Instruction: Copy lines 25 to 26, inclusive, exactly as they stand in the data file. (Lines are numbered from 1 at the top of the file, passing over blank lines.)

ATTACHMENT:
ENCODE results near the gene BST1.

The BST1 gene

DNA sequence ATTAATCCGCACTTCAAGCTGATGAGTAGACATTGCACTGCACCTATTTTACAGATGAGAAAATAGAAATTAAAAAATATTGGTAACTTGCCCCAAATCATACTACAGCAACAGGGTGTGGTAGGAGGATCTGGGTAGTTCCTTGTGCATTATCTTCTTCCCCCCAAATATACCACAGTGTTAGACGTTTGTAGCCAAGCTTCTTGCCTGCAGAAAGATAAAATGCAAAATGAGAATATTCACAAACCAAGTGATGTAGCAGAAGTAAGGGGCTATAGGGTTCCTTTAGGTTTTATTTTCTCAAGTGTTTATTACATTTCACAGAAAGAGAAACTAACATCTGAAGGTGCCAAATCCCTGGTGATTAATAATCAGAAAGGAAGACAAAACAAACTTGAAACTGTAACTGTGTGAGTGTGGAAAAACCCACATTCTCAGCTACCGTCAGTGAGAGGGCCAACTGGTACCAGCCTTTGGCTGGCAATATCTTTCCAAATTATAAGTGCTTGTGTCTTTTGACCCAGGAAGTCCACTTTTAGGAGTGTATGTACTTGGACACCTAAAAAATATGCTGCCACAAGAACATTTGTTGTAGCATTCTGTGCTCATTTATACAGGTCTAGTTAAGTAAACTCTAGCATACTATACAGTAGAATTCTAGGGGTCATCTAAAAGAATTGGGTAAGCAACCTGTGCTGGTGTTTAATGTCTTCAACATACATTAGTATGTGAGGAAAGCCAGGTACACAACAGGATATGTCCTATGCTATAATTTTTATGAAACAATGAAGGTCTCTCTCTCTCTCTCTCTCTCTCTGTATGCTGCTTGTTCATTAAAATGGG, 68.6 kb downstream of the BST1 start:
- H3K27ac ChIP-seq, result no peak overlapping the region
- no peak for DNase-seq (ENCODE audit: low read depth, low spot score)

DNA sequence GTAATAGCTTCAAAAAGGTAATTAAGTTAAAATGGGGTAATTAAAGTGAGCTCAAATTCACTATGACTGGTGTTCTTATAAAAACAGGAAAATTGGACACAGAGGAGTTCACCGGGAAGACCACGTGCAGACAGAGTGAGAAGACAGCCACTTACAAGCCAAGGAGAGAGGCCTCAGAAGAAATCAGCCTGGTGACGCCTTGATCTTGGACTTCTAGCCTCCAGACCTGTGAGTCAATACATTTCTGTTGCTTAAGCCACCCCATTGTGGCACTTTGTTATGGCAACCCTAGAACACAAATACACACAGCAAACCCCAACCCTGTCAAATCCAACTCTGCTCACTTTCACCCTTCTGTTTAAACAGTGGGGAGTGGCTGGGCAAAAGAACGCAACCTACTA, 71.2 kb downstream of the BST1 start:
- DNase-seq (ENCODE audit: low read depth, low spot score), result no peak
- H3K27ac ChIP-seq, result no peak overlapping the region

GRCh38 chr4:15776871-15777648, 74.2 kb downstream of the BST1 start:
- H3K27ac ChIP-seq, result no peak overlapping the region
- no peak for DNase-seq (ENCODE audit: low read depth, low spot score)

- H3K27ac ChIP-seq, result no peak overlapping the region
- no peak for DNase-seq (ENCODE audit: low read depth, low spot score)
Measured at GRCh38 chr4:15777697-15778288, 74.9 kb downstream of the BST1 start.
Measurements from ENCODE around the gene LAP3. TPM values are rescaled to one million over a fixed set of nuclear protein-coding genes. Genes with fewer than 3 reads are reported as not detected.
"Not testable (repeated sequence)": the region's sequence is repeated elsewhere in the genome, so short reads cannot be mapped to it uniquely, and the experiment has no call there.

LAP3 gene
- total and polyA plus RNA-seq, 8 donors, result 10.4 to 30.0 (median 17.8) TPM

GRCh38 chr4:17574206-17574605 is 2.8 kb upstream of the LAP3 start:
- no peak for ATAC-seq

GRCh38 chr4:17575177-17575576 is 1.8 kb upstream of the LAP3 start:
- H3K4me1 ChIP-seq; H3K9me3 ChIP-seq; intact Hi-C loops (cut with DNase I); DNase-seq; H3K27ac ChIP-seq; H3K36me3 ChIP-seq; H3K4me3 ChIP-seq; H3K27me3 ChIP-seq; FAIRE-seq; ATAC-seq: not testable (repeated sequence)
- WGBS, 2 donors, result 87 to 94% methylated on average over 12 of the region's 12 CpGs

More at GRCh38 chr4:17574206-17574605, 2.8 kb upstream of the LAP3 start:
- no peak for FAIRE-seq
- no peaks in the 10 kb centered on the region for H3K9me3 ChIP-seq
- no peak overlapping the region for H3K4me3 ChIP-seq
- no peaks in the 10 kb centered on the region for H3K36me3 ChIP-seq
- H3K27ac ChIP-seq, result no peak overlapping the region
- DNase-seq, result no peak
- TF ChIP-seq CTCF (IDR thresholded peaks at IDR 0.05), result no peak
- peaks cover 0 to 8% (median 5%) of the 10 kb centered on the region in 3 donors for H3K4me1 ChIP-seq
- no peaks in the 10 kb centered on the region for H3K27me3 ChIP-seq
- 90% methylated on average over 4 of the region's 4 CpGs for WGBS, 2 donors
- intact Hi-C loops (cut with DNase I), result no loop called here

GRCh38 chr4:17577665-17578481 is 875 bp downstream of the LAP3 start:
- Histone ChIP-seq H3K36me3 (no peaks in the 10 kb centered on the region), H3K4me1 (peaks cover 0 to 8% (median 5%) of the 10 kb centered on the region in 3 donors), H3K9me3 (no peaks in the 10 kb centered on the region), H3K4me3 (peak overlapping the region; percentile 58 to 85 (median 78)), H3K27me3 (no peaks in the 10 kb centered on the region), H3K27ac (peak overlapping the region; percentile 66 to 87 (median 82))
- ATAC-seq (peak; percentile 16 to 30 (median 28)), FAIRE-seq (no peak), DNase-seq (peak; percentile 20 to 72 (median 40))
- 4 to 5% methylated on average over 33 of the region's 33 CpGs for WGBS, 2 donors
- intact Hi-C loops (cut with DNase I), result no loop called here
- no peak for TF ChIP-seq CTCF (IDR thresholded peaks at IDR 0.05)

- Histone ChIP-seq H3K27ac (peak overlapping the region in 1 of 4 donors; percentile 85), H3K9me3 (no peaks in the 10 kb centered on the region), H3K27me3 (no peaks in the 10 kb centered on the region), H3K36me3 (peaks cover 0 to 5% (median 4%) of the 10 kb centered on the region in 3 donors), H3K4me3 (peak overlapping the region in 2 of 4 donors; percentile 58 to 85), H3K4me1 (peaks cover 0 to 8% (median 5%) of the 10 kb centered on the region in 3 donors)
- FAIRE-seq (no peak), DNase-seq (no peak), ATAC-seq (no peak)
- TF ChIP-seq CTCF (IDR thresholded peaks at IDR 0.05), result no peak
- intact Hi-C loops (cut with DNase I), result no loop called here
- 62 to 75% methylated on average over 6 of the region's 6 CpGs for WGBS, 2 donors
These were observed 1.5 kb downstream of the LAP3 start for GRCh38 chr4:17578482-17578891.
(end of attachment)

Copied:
- no peak for FAIRE-seq
- no peaks in the 10 kb centered on the region for H3K9me3 ChIP-seq